VANCOUVER -- More than 30 athletes have been prevented from competing at the Olympic Winter Games for a variety of anti-doping violations, but their names, nationalities and the sports they compete in have not yet been released by their countries' anti-doping authorities.
United States Olympic Committee spokesman Bob Condron said no American athletes were among the 30-plus cases. The USOC would have been informed if any Team USA members were going to be prevented from entering Canada, he said.
The athletes were subjected to pre-Olympics testing in the weeks and months leading up to the Games. Pending cases were reported to the World Anti-Doping Agency, which passed them on to the International Olympic Committee. Violations could include positive tests for banned substances or failure to comply with the whereabouts system, in which athletes must make themselves available for at least an hour a day to facilitate unannounced tests.
WADA officials confirmed they had been informed of the results. But regulations dictate that only national entities -- sports governing bodies and anti-doping agencies -- with jurisdiction over the athletes involved have control over releasing results and status of cases.
"We never comment on any cases until all avenues of appeal have been exhausted," said WADA chief John Fahey. "To do so is outside our charter and it's not in the interests of fair play ... We didn't do it before Beijing [when more than 70 athletes were snagged in pre-Olympic testing] and we never will."
There's no indication when any of the cases might become public. But it's likely that the testing targeted athletes in endurance sports such as cross-country skiing, biathlon and long-track speedskating, where there is a history of blood doping and EPO use to enhance oxygen processing. Several female Nordic skiers from Russia were suspended recently for positive tests and it is possible some or all of them are being counted in the numbers released here in the last 24 hours.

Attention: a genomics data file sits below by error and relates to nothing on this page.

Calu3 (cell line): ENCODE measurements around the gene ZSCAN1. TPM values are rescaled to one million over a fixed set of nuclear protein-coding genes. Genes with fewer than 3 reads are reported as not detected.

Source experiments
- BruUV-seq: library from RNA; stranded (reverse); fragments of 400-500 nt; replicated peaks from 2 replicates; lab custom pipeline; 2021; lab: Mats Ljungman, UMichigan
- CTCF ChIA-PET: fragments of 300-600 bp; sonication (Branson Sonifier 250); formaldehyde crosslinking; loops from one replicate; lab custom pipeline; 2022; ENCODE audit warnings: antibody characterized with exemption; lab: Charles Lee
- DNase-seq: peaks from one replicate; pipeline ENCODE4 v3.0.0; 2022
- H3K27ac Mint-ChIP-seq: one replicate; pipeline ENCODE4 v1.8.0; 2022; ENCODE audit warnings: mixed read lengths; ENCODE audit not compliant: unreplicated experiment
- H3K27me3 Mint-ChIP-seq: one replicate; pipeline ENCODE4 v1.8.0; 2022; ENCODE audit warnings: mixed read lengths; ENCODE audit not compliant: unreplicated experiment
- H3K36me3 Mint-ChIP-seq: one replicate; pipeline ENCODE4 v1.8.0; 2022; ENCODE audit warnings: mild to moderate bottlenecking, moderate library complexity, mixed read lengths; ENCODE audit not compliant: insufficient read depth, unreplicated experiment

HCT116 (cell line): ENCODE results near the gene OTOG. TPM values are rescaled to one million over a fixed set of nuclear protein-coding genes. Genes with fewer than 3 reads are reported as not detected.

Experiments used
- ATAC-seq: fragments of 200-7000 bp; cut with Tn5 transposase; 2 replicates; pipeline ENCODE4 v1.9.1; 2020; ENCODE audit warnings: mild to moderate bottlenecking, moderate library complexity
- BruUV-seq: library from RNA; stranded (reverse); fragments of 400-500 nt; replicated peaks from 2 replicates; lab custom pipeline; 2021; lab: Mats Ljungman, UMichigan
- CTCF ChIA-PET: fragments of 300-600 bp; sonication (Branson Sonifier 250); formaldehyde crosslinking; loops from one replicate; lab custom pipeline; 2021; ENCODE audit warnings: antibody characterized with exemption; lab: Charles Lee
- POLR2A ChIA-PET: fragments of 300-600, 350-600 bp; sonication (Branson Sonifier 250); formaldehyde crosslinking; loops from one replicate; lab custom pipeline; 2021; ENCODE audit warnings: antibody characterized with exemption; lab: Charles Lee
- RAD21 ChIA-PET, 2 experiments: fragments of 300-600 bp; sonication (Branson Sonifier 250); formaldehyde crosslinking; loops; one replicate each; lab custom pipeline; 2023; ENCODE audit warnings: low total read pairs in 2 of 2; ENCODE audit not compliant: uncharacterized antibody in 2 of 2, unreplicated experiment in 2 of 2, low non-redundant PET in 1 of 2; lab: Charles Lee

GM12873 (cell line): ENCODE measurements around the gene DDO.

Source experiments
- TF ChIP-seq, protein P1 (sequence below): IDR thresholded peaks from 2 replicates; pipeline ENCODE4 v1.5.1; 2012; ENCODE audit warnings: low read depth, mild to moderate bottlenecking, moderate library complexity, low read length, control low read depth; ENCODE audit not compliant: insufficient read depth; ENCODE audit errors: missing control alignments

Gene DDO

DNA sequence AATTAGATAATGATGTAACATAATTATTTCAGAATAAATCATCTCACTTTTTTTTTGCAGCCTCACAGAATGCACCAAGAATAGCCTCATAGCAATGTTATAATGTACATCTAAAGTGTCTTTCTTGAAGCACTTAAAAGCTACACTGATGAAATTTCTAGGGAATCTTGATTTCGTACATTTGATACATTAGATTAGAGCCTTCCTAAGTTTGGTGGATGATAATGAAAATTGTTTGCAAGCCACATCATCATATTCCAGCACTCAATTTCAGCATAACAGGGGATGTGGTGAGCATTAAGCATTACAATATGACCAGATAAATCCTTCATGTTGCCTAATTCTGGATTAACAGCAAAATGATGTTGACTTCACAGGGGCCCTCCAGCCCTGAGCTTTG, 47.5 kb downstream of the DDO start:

Anti-doping authorities in recent years have shifted their approach from a totally random sweep to a more refined process that takes aim at what they perceive as higher-risk athletes and sports.
The only certainty, Fahey said, is that athletes who cheat are more likely to be caught "than in any other Games in our history."
Appearing with the WADA officials was Scott Burns, former deputy director of the White House Office of National Drug Policy under President George W. Bush. Burns will head up the team of WADA observers who monitor drug testing procedures during the Vancouver Games. Also on the team is attorney Rich Young, who has prosecuted a number of high-profile U.S. athletes charged with doping violations by the U.S. Anti-Doping Agency.
That team makes no public statements during the Games and issues a report with recommendations on changes or improvements afterward.
WADA Director General David Howman was pelted with questions about drug testing of the National Hockey League players participating in the Olympics.
NHL players normally do not fall under the WADA code and are covered by a testing system negotiated in their collective bargaining agreement. But the union agreed to an exception that allows players nominated for Olympic teams to be subject to the WADA code, starting last Oct. 15.
WADA officials have long criticized weak anti-doping programs in the North American professional sports leagues, and Thursday, Howman made no bones about his dissatisfaction with the state of testing in the NHL.
"It's not as stringent as you would want," he said. "We don't know if there's a [doping] problem, but you're left with the suspicion that there may be problem if you're not prepared to front up."
Bonnie D. Ford covers tennis and Olympic sports for ESPN.com.